by Rev. Daniel J. Feusse
Where can you find the glory of God in a hurricane? Some might say that if God caused the hurricane to happen the glory of God might be found in the massive destruction brought on by the hurricane. “What an awesome God we have! Just look what He can do when He puts His mind to it! Can you imagine what kind of destruction He could bring about if He were really angry?”
But this kind of thinking brings us to some troubling questions, doesn't it? Is this really the kind of God that we have? A God that would send a terrible hurricane to wipe out an entire region of our country? A God who takes out His anger by the brutal killing of thousands of people and the massive destruction of property? A God that waits for us to do a bunch of things that He doesn't like and then arbitrarily dishes out His punishment upon us? And, by the way, how sinful must those people in New Orleans have been to cause God to be so angry that He wiped out the entire city? What might He do to us because of our sin?
These questions are indeed troubling. But what lies behind each of them is “why?” Why did this happen? The answer is deceptively simple, but one which is hard to face. This hurricane happened for the same reason that all natural disasters happen – we live in a fallen world. It is not the Lord who brought this destruction on the Gulf coast – somehow plotting His perfect revenge upon a particularly sinful part of our country. No. This happened because all of creation now suffers as a result of that first rebellious act in the Garden of Eden. Disease, war, pestilence, earthquakes, floods – these are all the writhings and groanings of a fallen world.
But this then raises another question. Why didn't God stop this from happening? Do we really have a God that is powerless against the destructive forces of this world? The answer to this question is also deceptively simple, and is also one which is difficult to face. It is through the evil and suffering in this world – it is through the continual writhing and groaning of a fallen creation – that the glory of God is seen the clearest.
The glory of God is not found in the awesome power of a category five hurricane. Rather, the glory of God is seen the clearest in the face of suffering and death. “This sickness...is for the glory of God, that the Son of God may be glorified through it.” These are the words of Jesus speaking about the impending death of Lazarus.
Again, we have the account of the man born blind in John chapter nine:
Now as Jesus passed by, He saw a man who was blind from birth. And His disciples asked Him, saying, "Rabbi, who sinned, this man or his parents, that he was born blind?" Jesus answered, "Neither this man nor his parents sinned, but that the works of God should be revealed in him.
The blindness of this man was the result of being born into a sinful, fallen world. It is not the Lord punishing this man for some horrible sin that he or his parents had committed. But what Jesus is telling His disciples here is that God will be glorified through this man's earthly suffering.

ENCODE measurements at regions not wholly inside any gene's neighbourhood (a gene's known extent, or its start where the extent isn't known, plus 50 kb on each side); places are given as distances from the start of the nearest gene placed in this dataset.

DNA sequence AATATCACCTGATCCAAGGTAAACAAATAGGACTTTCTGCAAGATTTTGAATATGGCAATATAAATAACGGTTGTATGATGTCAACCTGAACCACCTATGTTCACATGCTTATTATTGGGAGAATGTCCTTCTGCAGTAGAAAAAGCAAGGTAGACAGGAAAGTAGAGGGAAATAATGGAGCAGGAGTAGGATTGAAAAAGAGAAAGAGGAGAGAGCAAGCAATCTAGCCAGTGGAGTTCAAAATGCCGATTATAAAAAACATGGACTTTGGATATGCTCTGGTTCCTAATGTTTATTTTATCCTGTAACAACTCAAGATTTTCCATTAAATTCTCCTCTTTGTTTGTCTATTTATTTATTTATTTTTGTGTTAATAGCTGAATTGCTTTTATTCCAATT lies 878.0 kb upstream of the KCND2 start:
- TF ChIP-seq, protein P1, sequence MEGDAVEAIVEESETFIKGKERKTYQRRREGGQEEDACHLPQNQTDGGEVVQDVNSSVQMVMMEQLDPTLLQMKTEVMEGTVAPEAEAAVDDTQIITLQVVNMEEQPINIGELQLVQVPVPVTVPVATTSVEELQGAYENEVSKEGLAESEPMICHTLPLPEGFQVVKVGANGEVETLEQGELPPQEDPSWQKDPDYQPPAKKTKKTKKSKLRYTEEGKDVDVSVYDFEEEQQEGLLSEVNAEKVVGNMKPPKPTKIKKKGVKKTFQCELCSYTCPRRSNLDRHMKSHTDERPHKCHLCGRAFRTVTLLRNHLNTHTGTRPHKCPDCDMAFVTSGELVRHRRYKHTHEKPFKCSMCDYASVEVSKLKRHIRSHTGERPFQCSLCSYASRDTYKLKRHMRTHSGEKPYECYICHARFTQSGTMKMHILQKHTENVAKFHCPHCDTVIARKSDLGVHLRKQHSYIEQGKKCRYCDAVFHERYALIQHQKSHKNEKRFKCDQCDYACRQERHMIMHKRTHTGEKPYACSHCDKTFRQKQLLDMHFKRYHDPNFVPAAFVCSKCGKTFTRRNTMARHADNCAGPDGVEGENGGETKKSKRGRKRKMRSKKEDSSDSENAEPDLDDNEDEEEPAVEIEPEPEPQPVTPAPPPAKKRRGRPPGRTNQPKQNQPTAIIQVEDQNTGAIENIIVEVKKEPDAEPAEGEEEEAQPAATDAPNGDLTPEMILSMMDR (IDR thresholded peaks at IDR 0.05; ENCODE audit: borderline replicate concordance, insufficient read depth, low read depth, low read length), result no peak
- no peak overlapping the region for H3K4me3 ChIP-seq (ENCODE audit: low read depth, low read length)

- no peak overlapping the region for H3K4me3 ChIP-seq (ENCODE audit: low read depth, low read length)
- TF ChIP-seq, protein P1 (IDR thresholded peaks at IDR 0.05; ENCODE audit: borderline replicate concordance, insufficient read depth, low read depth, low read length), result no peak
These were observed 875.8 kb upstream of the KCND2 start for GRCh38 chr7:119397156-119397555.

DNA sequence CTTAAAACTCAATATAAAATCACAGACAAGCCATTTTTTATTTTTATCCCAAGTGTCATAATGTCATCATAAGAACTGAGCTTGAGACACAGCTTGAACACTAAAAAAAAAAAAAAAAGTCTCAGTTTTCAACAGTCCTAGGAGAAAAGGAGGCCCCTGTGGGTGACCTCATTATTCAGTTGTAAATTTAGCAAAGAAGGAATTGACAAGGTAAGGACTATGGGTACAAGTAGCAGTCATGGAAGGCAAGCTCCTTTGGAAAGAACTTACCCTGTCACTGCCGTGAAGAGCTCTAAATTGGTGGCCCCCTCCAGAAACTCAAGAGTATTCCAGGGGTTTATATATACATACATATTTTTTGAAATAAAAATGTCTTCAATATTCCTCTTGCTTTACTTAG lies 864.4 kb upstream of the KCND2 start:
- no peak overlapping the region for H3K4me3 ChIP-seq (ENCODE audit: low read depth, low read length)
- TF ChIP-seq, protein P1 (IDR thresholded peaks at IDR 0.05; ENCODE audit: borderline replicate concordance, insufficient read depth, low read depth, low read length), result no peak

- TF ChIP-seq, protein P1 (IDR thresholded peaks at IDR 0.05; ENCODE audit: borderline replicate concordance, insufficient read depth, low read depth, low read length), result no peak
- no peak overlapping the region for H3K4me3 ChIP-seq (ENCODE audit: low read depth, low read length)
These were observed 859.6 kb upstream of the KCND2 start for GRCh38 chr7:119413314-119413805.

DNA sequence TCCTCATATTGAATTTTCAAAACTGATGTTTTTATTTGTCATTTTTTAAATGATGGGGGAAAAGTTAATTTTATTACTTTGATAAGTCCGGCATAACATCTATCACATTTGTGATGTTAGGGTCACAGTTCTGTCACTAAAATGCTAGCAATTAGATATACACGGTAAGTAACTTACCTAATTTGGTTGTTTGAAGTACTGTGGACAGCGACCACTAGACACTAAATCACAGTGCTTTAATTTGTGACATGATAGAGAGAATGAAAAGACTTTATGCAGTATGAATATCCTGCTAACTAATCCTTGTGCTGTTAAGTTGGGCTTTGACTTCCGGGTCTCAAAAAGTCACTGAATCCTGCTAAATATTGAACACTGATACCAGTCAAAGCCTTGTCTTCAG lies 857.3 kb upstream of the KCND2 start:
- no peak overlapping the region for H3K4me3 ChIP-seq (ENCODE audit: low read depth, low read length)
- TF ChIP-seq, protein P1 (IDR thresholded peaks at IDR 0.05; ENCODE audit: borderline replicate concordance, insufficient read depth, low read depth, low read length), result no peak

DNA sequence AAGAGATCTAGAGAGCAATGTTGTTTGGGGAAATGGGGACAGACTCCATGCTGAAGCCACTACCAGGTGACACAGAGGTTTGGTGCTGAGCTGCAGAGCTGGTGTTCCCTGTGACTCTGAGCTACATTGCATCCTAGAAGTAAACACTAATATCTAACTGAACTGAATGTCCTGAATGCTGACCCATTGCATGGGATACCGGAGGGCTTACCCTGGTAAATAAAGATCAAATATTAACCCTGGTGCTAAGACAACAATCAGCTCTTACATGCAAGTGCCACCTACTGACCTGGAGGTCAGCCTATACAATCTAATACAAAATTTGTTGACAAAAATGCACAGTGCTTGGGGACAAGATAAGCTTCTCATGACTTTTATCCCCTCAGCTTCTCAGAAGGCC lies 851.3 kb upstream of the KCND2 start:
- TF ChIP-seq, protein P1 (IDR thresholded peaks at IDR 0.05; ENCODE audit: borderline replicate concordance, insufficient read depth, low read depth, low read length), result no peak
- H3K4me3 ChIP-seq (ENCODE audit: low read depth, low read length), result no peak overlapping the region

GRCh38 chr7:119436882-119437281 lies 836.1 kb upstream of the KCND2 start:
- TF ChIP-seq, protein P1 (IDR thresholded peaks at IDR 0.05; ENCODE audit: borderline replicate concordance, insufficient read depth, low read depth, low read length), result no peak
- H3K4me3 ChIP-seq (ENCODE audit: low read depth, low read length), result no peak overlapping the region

This then leads us to the ultimate glorification of God. “The hour has come for the Son of Man to be glorified,” Jesus tells His disciples in the John, chapter twelve. What will show the greatest glory of God will be the suffering and death of His Son, Jesus Christ? Jesus will glorify His Father by going to Cross to suffer and die for all that is evil and sinful – for all that is fallen in His creation.
The glory of God is not seen in the awesome power of earthquakes, floods or hurricanes. The glory of God is seen in the suffering and death of Christ for this world. When people have nothing left in this world upon which they can rely, their only hope is found in Cross of Jesus Christ.
To His glory, our Lord uses the earthly realities of this fallen creation to turn us toward our spiritual need for Christ and His mercy and forgiveness. The highest praise and glory that we can offer to the Lord is by turning to Him in all helplessness – with nothing left in this world to cling to – crying out in faith and trust, “Lord, have mercy,” and then seeking the answer to our utter helplessness in Jesus Christ our Savior.
Why did this happen? Was the Lord was punishing New Orleans and the Gulf coast because the people there were such great sinners? No. This happened because we live in a fallen world, and in a fallen world these things are bound to happen time and again. But when things like this do happen, the Lord is glorified through them. In suffering and death, the face of Jesus Christ is seen. We are reminded of our utter helplessness in this world and are turned to the One who is our only hope in time of need – the One is the very glory of God, Jesus Christ.
"These things I have spoken to you, that in Me you may have peace. In the world you will have tribulation; but be of good cheer, I have overcome the world." These are the words spoken by Jesus the night before His crucifixion. Three days later, He rose from the tomb showing His victory over sin and death – even over all that is fallen and wrong with the creation itself. To you this peace – this victory – has been given in Holy Baptism as you have been crucified and resurrected with Jesus. You also then, with Christ, have overcome the world.
Rev. Daniel J. Feusse is pastor at Concordia Lutheran Church in Clearwater, Nebraska. His email is Seelsorg@aol.com.